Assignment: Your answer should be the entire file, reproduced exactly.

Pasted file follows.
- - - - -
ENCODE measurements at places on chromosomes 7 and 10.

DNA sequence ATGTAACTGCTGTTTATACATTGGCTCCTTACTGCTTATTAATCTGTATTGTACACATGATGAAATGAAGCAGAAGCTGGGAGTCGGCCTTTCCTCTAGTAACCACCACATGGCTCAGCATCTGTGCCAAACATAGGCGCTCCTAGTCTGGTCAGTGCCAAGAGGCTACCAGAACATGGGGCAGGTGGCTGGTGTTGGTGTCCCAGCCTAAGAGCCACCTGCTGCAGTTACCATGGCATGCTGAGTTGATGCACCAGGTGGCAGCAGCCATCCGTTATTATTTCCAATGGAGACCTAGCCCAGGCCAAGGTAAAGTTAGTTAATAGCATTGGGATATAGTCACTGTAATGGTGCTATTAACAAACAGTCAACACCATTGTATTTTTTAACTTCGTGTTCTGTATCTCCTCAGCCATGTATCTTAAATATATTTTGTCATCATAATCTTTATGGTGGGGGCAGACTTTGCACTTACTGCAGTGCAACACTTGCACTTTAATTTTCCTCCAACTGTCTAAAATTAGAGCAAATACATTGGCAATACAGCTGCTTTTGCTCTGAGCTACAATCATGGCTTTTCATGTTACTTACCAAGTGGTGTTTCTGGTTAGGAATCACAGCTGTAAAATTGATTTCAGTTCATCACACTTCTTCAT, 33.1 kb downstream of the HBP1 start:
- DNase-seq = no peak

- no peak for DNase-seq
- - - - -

ENCODE measurements at places on chromosomes 7 and 10.

DNA sequence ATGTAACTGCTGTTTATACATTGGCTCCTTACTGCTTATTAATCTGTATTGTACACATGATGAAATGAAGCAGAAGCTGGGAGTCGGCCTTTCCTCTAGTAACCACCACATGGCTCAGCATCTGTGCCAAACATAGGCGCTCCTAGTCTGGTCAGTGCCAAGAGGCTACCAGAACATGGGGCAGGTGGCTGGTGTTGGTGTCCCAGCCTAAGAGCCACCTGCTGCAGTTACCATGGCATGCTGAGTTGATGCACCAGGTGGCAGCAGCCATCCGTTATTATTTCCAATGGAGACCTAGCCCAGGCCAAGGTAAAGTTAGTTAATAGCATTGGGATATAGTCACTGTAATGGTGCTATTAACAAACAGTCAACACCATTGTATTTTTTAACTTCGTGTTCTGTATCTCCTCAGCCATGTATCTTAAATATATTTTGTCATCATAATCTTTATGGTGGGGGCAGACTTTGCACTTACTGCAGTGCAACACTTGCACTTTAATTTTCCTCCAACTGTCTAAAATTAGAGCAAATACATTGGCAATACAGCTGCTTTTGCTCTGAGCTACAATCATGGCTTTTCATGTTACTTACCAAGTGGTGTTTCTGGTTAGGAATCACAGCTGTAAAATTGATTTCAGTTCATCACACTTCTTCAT, 33.1 kb downstream of the HBP1 start:
- DNase-seq = no peak

- no peak for DNase-seq